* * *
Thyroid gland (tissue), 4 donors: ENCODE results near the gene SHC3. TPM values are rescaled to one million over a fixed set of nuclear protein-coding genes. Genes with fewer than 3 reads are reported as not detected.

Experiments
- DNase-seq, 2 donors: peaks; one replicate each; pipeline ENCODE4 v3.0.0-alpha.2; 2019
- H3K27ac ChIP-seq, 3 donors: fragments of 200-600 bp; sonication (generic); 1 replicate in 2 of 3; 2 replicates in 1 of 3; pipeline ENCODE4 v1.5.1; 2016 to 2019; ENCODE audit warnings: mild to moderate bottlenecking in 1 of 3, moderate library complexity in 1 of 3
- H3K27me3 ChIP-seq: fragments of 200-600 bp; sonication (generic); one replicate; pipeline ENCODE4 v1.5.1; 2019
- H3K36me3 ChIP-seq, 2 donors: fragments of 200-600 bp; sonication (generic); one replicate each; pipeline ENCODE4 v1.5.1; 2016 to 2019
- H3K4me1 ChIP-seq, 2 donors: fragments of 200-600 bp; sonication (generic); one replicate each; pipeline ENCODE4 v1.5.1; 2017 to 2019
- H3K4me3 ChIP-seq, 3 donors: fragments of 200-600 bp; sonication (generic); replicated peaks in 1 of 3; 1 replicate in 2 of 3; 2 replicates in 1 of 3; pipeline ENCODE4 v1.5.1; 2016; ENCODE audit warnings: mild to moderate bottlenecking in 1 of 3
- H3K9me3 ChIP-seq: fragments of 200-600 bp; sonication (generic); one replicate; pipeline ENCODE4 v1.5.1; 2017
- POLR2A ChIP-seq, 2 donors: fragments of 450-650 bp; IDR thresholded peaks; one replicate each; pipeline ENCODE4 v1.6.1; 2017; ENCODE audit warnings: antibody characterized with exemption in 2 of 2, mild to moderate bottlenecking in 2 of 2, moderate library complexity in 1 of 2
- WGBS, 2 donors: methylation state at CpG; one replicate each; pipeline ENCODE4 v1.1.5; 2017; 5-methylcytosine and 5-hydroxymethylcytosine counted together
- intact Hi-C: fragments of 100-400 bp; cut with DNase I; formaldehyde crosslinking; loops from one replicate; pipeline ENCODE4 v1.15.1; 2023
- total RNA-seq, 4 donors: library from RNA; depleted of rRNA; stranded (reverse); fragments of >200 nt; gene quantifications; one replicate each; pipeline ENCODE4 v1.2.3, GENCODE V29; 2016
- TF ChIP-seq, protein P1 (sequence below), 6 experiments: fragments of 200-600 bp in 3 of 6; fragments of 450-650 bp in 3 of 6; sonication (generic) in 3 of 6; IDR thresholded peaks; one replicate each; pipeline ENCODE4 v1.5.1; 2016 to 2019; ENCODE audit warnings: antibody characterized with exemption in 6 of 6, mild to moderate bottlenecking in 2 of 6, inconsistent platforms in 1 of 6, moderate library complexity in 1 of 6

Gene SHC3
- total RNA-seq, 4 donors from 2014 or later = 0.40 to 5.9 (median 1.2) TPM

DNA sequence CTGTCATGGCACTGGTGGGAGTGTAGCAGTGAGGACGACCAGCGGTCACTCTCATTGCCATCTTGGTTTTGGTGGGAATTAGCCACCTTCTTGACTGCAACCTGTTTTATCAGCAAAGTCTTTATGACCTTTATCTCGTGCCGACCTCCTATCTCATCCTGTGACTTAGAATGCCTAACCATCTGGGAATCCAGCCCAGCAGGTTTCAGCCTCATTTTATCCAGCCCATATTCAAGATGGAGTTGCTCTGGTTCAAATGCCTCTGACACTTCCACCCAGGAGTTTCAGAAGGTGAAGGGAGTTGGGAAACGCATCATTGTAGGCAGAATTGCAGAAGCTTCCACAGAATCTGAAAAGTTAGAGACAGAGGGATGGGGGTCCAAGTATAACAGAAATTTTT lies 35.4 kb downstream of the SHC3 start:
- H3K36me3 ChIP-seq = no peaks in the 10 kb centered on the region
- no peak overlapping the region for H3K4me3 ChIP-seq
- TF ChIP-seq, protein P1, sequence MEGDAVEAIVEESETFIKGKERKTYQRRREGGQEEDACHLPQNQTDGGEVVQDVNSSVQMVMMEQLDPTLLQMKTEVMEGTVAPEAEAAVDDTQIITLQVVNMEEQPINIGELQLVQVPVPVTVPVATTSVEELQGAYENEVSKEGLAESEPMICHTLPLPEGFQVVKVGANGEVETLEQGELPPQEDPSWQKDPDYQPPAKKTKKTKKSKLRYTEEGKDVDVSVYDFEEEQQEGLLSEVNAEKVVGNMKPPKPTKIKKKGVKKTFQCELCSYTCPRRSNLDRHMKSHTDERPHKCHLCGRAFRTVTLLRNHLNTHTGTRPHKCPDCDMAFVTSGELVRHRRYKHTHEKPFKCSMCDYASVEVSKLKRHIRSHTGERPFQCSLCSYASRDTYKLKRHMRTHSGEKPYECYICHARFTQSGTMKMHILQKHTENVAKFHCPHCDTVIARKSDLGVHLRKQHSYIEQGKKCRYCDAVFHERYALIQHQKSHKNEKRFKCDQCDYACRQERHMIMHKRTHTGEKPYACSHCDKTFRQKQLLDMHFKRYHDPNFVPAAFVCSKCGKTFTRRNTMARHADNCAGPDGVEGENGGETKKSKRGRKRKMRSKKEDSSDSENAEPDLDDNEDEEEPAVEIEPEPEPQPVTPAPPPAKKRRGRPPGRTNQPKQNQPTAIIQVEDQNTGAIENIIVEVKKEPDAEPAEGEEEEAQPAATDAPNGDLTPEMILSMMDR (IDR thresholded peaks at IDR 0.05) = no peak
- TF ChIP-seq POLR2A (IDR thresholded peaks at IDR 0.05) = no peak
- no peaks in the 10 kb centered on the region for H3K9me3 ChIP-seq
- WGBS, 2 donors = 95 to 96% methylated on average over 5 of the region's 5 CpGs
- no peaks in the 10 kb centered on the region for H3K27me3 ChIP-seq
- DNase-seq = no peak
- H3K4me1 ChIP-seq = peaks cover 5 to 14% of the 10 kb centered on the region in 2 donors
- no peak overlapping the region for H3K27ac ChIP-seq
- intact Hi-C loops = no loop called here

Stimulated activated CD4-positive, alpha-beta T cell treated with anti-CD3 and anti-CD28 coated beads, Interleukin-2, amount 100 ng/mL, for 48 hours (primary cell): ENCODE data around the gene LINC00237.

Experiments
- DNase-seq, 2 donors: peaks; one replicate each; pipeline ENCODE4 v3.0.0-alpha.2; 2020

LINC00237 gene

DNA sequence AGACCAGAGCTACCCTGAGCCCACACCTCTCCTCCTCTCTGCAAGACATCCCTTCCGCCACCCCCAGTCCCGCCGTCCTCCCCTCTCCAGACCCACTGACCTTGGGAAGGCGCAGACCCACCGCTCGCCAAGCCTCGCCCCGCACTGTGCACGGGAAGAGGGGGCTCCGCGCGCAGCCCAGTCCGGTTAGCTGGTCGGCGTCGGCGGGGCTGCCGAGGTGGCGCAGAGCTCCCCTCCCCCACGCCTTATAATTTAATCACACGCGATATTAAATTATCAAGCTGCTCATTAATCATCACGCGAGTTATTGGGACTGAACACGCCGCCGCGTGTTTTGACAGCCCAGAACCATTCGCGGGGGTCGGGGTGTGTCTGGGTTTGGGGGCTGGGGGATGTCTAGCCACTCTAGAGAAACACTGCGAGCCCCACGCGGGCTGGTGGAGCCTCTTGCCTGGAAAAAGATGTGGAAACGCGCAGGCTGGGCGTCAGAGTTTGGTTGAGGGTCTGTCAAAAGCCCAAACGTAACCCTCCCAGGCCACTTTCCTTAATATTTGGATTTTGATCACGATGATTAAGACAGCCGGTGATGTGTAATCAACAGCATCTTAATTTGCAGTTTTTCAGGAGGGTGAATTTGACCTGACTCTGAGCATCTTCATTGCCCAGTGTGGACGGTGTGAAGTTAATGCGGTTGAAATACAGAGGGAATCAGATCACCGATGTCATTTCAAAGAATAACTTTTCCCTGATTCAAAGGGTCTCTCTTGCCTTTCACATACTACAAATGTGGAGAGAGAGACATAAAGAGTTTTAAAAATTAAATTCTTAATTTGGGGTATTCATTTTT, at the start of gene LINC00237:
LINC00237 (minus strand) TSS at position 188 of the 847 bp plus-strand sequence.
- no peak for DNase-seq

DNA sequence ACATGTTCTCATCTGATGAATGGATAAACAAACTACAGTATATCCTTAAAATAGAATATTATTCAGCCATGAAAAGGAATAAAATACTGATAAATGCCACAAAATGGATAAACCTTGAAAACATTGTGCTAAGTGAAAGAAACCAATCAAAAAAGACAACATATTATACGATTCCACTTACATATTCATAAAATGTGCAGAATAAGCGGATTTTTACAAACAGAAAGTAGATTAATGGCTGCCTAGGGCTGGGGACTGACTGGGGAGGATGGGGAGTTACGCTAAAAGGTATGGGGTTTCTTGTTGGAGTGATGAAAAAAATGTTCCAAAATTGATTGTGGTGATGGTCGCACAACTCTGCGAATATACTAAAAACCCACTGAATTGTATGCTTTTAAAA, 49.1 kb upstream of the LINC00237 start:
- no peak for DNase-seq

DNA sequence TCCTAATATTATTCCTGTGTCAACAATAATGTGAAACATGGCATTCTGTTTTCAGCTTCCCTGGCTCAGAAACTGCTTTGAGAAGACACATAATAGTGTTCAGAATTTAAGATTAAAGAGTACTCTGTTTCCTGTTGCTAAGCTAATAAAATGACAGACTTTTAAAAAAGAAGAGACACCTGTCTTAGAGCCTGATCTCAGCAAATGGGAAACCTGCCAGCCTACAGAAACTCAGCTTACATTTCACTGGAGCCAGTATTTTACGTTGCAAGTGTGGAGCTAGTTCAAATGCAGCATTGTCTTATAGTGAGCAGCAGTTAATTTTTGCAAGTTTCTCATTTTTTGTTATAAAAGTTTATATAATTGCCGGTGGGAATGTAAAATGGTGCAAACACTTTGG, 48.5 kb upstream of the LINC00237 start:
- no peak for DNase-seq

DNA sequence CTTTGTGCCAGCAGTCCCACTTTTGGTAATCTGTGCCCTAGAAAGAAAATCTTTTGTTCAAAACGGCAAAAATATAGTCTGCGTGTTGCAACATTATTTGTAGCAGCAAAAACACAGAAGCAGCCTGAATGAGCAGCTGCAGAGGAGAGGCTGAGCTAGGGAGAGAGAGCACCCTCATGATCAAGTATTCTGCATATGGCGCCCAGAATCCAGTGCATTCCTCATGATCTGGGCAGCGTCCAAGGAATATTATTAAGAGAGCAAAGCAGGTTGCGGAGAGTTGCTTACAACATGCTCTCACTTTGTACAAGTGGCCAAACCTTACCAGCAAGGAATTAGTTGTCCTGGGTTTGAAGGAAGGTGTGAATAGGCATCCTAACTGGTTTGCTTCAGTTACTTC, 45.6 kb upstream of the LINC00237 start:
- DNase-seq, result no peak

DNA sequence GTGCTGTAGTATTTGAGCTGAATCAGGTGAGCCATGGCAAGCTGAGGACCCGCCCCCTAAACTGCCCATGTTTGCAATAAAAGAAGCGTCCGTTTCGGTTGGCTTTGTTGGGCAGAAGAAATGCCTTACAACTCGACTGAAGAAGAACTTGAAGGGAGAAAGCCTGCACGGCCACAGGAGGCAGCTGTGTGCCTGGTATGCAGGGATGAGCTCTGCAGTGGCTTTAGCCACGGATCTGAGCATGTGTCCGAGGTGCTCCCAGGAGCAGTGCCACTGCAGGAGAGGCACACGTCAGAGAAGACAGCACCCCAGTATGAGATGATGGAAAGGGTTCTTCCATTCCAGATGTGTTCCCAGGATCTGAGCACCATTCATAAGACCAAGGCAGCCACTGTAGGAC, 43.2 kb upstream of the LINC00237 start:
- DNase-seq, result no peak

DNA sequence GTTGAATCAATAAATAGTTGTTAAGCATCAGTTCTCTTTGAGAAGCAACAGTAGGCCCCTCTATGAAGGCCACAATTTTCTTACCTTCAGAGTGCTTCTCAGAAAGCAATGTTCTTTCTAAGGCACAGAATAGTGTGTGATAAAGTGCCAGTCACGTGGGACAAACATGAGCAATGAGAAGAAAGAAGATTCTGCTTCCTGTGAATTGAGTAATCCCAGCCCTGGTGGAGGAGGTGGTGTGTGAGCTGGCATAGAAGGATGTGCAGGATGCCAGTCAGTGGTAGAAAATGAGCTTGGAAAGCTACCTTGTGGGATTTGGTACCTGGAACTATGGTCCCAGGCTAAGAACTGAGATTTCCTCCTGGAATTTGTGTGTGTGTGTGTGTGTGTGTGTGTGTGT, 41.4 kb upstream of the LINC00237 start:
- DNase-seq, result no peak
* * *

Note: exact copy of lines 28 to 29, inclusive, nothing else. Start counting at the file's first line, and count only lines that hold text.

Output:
- intact Hi-C loops = no loop called here

Stimulated activated CD4-positive, alpha-beta T cell treated with anti-CD3 and anti-CD28 coated beads, Interleukin-2, amount 100 ng/mL, for 48 hours (primary cell): ENCODE data around the gene LINC00237.